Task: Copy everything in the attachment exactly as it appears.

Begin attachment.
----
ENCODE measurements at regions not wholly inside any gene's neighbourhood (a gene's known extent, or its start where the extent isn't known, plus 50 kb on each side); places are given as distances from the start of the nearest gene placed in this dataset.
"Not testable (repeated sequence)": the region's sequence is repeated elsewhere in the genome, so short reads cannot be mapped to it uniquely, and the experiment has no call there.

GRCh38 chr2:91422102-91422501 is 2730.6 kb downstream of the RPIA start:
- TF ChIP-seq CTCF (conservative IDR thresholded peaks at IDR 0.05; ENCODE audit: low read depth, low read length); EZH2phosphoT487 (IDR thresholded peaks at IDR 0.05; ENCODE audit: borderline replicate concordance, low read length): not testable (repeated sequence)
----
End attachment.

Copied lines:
ENCODE measurements at regions not wholly inside any gene's neighbourhood (a gene's known extent, or its start where the extent isn't known, plus 50 kb on each side); places are given as distances from the start of the nearest gene placed in this dataset.
"Not testable (repeated sequence)": the region's sequence is repeated elsewhere in the genome, so short reads cannot be mapped to it uniquely, and the experiment has no call there.

GRCh38 chr2:91422102-91422501 is 2730.6 kb downstream of the RPIA start:
- TF ChIP-seq CTCF (conservative IDR thresholded peaks at IDR 0.05; ENCODE audit: low read depth, low read length); EZH2phosphoT487 (IDR thresholded peaks at IDR 0.05; ENCODE audit: borderline replicate concordance, low read length): not testable (repeated sequence)